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One of the country's leading law enforcement agencies could soon face some significant cuts and its impact could be felt here in East Tennessee.

The FBI expects its budget to be cut by $700 million next year due to sequestration. It could have eliminate 3,500 jobs and furlough thousands of workers across the agency.

Kenneth Moore, special agent in charge of the FBI's Knoxville division, said the furloughs could make it harder for the FBI to conduct its affairs.

"That will prevent us from, as an agency, being able to respond in potentially crisis situations in full capacity," he said.

Moore said the FBI does its work in many different sectors. The department monitors national security, cyber investigations and political corruption cases. Moore said the budget cuts could hamper the FBI's service in all of those categories.

"If we have a child abduction case that perhaps occurs in Los Angeles, California, for example and the office in Los Angeles receives information that the child may be here in Knoxville or East Tennessee somewhere, if it's on that day where it's furloughed, my agents are not going to be working," he said.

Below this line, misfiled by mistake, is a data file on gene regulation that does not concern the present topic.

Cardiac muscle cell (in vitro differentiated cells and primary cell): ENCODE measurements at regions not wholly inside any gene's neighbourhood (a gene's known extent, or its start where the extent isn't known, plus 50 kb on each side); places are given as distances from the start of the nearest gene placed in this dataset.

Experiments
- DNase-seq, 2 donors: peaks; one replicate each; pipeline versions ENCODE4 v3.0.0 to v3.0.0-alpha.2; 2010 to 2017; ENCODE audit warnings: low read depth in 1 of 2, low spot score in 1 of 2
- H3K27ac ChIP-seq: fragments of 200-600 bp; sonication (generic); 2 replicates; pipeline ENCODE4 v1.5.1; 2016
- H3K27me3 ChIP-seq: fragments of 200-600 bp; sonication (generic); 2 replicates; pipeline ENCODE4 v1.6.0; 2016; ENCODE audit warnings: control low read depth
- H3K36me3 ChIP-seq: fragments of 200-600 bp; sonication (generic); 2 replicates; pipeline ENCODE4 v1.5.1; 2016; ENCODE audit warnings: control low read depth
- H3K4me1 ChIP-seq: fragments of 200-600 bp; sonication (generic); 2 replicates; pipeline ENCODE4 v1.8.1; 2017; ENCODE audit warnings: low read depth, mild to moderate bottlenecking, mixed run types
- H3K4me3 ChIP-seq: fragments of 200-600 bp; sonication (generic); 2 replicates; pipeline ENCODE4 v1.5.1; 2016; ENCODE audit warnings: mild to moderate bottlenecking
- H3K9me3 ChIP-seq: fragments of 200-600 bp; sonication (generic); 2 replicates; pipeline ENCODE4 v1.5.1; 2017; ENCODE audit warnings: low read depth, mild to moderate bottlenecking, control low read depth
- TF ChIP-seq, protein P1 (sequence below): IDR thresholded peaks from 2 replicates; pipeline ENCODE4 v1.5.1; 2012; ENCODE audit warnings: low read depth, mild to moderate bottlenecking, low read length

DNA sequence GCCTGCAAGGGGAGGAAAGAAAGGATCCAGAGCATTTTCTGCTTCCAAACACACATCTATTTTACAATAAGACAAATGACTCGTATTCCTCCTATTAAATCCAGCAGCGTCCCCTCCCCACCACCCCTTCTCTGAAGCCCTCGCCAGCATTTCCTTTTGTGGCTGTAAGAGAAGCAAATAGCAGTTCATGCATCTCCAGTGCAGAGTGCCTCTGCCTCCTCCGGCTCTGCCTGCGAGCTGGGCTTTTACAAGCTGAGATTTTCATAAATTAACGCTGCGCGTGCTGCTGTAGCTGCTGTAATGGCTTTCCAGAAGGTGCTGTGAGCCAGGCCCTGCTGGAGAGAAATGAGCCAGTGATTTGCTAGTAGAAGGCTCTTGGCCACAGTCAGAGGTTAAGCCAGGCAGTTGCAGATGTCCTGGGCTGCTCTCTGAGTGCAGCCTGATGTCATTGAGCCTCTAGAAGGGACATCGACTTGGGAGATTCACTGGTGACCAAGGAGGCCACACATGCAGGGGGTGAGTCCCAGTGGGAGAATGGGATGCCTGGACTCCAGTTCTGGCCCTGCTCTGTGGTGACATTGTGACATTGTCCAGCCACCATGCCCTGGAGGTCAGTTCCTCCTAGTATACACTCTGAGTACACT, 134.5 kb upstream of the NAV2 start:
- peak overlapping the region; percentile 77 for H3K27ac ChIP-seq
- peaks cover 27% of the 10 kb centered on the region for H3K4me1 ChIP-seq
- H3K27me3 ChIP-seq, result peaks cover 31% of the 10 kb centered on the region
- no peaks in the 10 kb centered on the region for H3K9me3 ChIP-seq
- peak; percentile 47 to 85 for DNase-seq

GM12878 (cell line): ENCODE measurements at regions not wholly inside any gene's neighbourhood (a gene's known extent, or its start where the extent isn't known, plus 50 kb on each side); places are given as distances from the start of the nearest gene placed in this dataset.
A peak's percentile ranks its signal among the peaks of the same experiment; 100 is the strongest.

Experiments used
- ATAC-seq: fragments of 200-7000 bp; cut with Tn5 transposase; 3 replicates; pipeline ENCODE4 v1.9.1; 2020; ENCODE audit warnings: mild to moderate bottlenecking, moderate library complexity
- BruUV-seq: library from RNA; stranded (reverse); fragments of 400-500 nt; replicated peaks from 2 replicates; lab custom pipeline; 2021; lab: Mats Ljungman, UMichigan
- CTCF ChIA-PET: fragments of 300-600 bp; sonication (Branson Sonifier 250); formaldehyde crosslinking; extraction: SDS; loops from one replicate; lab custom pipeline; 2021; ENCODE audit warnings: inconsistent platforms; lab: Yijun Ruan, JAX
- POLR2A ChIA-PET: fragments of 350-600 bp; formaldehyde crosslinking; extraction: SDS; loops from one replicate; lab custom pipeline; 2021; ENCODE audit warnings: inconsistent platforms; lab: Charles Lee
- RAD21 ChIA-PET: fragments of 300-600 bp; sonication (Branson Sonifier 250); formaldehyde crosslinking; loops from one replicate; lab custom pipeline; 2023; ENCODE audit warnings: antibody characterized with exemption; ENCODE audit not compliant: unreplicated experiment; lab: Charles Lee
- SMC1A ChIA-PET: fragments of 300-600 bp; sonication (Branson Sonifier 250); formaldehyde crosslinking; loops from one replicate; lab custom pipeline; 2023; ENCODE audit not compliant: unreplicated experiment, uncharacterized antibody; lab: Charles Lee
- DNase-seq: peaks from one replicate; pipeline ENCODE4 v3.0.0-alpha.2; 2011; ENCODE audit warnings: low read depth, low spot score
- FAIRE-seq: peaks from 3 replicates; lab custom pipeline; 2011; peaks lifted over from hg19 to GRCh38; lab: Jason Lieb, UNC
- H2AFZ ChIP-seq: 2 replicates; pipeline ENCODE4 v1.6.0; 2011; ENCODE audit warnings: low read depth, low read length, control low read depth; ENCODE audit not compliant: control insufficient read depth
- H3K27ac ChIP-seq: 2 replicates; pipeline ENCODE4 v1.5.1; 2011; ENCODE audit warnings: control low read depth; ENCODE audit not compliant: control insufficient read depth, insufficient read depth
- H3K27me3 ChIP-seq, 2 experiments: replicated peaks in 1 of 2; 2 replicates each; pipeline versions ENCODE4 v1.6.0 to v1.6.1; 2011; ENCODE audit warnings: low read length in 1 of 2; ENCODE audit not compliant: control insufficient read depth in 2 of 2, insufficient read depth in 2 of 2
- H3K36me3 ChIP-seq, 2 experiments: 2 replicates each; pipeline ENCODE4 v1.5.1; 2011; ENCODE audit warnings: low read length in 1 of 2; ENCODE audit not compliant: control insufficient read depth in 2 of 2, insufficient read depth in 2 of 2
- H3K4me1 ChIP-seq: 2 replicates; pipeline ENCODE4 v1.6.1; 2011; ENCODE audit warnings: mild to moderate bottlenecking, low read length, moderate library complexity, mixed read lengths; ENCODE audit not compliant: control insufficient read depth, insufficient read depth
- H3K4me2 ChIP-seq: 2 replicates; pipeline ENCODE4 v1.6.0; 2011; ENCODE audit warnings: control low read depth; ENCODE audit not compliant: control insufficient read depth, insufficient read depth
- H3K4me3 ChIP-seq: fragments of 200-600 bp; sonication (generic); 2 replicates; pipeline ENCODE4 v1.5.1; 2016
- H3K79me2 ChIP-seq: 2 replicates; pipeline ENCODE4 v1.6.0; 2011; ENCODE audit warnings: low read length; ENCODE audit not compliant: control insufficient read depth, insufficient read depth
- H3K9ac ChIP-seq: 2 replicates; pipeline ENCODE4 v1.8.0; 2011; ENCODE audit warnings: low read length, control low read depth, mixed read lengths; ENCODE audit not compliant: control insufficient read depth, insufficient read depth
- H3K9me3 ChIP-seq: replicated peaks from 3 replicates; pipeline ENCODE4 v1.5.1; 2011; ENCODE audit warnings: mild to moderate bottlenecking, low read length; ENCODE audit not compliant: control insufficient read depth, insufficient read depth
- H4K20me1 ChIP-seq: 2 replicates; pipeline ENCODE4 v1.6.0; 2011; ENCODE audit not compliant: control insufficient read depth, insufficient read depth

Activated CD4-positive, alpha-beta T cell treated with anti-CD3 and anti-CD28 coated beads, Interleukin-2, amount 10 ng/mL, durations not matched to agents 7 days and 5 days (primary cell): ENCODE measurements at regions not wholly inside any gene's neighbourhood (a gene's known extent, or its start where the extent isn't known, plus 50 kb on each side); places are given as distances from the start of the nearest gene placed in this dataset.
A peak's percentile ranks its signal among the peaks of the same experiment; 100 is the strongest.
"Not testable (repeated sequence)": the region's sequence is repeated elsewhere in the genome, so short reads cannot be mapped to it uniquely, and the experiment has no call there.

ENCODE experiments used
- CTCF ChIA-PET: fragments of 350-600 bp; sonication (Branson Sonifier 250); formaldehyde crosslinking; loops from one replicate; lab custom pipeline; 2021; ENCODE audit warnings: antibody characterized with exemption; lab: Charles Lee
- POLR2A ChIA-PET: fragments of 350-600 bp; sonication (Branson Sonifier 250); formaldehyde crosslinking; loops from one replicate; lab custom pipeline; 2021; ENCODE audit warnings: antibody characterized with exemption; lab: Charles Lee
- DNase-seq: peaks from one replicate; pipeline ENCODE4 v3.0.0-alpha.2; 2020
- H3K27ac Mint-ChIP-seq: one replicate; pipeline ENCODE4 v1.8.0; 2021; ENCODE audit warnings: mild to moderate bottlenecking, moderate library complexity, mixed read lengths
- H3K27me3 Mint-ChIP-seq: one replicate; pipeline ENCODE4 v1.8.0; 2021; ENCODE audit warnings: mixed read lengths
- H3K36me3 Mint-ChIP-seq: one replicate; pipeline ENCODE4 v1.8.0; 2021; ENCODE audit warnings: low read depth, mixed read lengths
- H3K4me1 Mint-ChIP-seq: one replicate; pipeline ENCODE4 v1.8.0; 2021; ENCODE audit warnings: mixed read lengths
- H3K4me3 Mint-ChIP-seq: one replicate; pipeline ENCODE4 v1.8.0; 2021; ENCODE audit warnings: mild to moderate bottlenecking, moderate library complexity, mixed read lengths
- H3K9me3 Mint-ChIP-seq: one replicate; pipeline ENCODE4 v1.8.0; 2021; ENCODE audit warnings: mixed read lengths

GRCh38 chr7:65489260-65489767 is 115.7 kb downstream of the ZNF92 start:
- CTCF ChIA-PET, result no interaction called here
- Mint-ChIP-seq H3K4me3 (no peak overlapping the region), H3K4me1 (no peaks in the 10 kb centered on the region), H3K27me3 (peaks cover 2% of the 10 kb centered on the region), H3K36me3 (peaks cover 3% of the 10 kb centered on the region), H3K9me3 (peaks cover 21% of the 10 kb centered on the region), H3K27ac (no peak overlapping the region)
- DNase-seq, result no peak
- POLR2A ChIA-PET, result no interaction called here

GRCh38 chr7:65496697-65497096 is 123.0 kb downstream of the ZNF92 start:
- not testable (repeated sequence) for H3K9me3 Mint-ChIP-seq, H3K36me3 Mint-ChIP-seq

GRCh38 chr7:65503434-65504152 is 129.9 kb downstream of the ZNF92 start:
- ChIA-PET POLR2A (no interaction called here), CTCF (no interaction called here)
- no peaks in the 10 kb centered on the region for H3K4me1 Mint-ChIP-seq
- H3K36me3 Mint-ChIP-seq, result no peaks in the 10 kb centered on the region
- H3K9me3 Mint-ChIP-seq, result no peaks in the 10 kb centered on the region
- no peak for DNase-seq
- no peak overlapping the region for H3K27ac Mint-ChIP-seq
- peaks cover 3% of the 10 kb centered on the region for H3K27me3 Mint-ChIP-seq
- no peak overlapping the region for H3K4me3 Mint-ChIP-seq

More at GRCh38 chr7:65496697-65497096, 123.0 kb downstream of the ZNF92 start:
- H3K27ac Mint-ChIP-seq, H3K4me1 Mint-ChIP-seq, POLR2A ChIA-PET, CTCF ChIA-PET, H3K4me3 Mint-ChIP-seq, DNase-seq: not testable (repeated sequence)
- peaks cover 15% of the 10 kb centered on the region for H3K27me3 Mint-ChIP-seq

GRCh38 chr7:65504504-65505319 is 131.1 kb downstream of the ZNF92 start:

Moore added the budget cuts have stopped the FBI's training program in Quantico, Virginia.

On top of that, Moore says the Knoxville office has seven employees who will soon retire within the next three months. He said he will not be able to fill their positions.

The FBI also has a strong relationship with local law enforcement in East Tennessee. It works to assist local agencies whenever they need help. For example, if an active shooter situation were to occur, the FBI could provide a local department with its SWAT team or special agent bomb technicians to resolve the case.

But, on days that a furlough occurs, the FBI Knoxville office will not be around to help.

"It will be just a dial tone and I will not have the authority to bring employees back on board unless it is a critical national security type situation," Moore said.

As a former agent and former Knoxville police chief, Sterling Owen knows both sides of the equation well.

"It was not unusual at all to receive a phone call from the agent in charge at the FBI office, when there was a significant crime occurring, in where they said, 'We're here for you,'" he said.

He said law enforcement will still be able to do their jobs, perhaps just a little bit slower in certain situations.

Owen said he does not believe the current situation will break the relationship between federal authorities and local officers.

"I don't think it will break them," he said. "Everyone is suffering in one way or another. So, local law enforcement, county law enforcement, state law enforcement, they're all having to watch their nickels and dimes."

Moore says if sequestration does not end and the FBI does not receive sufficient funding by mid-January, his office could begin to see furloughs. He said they could last anywhere from nine to 16 days.

Sequestration is scheduled to last through 2021.

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